As a result, I've ended up "experimenting" with some options, with sometimes unintended, or non-obvious effects.
|Netflix. It's broken. Oh noes!|
As an interim "hack", I put in a custom rule that just allowed all outgoing HTTPS traffic from client networks to two /24 netblocks which were clearly part of Netflix's ZA CDN architecture. This worked, but made me uncomfortable, so I spent some time digging deeper into this. Despite trying every conceivable combination of allowing various Netflix services through the various options open to trial in the Fortigate ecosystem, Netflix just kept giving me errors (until I put the dirty hack in place).
Whoops, something went wrong...Turning to the firewall logs, one could see matching deny results.
Internet Connection Problem
There was an unexpected error. Please reload the page and try again.
Error Code: M7031-1101
"The Server Name Indication for the HTTPS session contained an invalid domain name."
is not exactly a very helpful error message, until you've understood what this actually means.
It turns out that the somewhat cryptic errors in the block message within the Fortigate logs actually ultimately mean "Netflix don't read RFCs".
Enabling "Block Invalid URLs" in Security Profiles> Web Filter>(some profile) under Static URL filter seems innocent enough - surely an invalid URL is a bad thing? It turns out that invalid URLs are somewhat popular on the Internet, so you possibly don't want this.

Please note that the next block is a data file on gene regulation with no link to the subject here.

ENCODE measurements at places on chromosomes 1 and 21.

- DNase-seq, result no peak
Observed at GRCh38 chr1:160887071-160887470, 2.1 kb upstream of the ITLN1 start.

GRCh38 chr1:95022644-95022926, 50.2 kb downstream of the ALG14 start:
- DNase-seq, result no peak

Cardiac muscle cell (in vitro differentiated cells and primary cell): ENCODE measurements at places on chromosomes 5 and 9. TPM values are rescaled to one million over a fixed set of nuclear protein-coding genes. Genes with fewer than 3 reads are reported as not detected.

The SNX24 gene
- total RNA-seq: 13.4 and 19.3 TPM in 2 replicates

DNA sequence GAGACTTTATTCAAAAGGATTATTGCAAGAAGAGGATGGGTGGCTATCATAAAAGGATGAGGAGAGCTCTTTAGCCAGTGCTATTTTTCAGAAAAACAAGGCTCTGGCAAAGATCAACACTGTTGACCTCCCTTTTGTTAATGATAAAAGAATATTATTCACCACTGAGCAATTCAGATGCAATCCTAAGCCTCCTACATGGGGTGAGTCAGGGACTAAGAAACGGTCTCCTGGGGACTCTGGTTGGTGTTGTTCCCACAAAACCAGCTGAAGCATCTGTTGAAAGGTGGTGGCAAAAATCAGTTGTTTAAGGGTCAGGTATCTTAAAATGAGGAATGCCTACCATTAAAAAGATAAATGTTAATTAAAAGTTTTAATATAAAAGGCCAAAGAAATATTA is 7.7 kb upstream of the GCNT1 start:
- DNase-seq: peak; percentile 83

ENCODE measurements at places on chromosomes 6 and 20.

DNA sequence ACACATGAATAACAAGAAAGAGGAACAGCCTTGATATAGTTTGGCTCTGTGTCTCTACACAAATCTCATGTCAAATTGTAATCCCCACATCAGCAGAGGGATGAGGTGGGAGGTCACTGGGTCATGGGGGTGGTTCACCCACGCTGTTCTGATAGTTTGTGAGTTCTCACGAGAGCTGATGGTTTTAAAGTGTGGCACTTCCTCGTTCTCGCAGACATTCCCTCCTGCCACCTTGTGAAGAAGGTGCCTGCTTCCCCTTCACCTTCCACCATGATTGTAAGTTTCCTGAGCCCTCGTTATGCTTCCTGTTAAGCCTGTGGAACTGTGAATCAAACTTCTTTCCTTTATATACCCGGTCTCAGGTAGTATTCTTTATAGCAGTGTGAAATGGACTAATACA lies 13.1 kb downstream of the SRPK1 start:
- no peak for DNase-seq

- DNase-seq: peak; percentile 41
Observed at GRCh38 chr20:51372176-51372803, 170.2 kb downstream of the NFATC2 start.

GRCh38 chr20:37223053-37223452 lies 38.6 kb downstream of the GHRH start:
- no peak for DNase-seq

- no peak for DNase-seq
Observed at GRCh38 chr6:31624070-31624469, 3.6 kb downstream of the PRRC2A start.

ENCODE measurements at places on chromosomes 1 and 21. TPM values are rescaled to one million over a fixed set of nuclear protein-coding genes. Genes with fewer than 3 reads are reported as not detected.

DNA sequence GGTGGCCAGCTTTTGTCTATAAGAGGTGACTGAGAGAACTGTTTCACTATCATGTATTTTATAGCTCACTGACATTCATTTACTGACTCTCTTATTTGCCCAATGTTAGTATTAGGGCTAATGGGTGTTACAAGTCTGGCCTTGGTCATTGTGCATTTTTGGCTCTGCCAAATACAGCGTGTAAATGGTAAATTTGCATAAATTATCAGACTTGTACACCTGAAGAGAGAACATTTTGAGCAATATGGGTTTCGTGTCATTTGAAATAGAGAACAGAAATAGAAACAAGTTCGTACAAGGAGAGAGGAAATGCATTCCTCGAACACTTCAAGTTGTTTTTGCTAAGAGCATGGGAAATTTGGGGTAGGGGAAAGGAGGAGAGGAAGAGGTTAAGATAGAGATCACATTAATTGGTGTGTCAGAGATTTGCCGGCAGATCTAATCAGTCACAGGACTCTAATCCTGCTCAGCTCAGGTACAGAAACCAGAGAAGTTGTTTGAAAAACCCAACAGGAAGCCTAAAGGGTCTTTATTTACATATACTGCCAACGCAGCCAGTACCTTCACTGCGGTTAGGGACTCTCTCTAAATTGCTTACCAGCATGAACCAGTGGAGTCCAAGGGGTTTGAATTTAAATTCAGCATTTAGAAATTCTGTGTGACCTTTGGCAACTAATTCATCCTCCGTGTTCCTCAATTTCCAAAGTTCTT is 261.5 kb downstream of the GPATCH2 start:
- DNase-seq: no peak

|Be careful what you wish for...|
The root problem is that RFC952 only allows a very restricted set of characters - which notably excludes the underscore ( _ ) - which if you've ever done much tracerouting, you've probably seen a lot of; not all people read RFCs, which is a problem. I can't say that before today, I read either of the applicable RFCs, but you'd expect an internet giant to do so.
It's become common practice in describing certain services (e.g. _service._tcp.tld is quite familiar to many) - however, that does not violate the RFCs, because those aren't hostnames (see for example RFC2181 - DNS by design is not only about hostnames). Netflix, however, makes use of underscores in hostnames, for example in:
tsk tsk. So, when you name your hosts, avoid underscores!
The updated RFC1123 doesn't change this restriction on the valid character set in hostnames (although it does allow for longer names and relaxes the conditions on the first character) - neither do subsequent RFCs, from what I can see. This means that technically any hostname with an underscore in it is invalid, and should (strictly) be ignored.
The distinction between valid DNS records (which some people might conflate with "domain names") and hostnames seems initially subtle, but it is an important one.
Take home message: DNS records allow underscores; however, a hostname record MUST NOT contain underscores.
At least I know why Netflix is broken, and what I can do about it - other than using dirty hack workarounds.
There is some interesting discussion of this valid character problem on stackoverflow.